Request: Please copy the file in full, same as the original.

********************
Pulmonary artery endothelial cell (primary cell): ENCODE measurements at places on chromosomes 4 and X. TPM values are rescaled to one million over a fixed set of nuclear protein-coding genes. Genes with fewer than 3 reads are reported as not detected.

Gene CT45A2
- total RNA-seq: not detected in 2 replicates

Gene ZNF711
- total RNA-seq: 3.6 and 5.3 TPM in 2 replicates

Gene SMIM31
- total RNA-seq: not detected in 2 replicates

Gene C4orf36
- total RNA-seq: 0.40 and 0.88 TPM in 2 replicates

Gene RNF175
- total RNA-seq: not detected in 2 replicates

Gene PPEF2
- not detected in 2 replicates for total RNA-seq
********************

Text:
Pulmonary artery endothelial cell (primary cell): ENCODE measurements at places on chromosomes 4 and X. TPM values are rescaled to one million over a fixed set of nuclear protein-coding genes. Genes with fewer than 3 reads are reported as not detected.

Gene CT45A2
- total RNA-seq: not detected in 2 replicates

Gene ZNF711
- total RNA-seq: 3.6 and 5.3 TPM in 2 replicates

Gene SMIM31
- total RNA-seq: not detected in 2 replicates

Gene C4orf36
- total RNA-seq: 0.40 and 0.88 TPM in 2 replicates

Gene RNF175
- total RNA-seq: not detected in 2 replicates

Gene PPEF2
- not detected in 2 replicates for total RNA-seq